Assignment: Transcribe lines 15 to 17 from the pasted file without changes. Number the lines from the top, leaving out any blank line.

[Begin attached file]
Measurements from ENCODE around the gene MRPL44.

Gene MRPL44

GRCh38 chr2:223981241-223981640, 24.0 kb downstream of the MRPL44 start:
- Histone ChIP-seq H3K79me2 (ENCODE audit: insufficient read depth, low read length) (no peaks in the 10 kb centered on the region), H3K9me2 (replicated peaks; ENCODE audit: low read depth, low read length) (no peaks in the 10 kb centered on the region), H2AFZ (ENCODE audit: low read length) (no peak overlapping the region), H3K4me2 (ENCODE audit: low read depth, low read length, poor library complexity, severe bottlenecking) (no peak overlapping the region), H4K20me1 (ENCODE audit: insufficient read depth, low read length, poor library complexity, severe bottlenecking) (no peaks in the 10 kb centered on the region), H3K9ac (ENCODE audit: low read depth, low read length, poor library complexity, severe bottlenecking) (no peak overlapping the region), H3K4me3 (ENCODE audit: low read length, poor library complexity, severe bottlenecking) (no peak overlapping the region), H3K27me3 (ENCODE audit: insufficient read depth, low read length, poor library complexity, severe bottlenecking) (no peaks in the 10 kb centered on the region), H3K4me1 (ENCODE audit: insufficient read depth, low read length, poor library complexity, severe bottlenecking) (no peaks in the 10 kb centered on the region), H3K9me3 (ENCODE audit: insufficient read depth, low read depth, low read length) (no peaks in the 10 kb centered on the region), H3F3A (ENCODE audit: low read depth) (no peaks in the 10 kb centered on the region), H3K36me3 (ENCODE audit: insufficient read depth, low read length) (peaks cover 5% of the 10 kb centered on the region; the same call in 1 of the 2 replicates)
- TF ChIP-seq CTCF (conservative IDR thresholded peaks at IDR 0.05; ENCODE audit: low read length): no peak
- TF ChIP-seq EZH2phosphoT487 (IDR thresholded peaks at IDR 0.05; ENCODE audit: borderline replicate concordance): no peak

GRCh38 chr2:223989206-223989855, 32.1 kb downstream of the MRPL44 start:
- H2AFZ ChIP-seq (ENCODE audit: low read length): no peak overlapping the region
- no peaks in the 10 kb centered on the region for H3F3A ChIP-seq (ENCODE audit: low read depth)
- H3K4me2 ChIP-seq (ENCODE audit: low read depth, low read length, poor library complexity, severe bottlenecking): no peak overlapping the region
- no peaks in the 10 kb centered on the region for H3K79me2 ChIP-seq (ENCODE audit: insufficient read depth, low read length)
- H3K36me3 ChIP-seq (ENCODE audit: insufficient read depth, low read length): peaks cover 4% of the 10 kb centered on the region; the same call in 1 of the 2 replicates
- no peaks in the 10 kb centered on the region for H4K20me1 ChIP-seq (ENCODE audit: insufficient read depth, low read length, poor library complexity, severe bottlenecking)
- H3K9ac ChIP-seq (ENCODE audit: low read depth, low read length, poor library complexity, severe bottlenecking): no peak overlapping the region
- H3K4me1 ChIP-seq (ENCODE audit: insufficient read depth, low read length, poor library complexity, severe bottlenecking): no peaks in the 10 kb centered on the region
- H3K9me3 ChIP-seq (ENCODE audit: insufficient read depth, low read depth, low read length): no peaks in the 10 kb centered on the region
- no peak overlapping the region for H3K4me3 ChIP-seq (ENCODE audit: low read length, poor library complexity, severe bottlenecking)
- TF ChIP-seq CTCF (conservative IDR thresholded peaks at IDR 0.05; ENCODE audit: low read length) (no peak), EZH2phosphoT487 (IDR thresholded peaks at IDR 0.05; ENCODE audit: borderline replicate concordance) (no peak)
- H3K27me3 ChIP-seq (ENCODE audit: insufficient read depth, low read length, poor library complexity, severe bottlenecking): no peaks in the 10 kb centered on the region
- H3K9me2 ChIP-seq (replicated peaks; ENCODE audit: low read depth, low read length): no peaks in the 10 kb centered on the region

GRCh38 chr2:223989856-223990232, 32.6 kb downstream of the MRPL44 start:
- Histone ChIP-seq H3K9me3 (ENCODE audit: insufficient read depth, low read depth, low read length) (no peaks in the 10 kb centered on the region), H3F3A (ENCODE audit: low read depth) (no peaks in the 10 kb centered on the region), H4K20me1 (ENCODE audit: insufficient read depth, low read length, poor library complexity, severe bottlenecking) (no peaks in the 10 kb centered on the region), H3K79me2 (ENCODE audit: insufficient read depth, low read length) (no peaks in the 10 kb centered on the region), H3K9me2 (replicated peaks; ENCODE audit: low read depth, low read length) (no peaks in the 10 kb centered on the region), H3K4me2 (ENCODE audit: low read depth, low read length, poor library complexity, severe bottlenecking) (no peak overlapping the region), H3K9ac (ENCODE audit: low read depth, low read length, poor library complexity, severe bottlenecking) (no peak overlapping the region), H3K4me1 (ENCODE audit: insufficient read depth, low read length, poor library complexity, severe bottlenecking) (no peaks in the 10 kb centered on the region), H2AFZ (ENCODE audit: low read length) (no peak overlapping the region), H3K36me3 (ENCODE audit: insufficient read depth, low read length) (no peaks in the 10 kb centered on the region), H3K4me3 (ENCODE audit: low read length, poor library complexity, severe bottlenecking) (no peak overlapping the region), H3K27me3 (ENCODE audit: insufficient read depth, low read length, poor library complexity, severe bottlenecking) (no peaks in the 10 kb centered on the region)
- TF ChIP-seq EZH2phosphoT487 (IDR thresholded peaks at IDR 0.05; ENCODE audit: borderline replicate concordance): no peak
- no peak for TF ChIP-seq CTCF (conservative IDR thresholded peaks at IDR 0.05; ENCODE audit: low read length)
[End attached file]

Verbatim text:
- H3K4me1 ChIP-seq (ENCODE audit: insufficient read depth, low read length, poor library complexity, severe bottlenecking): no peaks in the 10 kb centered on the region
- H3K9me3 ChIP-seq (ENCODE audit: insufficient read depth, low read depth, low read length): no peaks in the 10 kb centered on the region
- no peak overlapping the region for H3K4me3 ChIP-seq (ENCODE audit: low read length, poor library complexity, severe bottlenecking)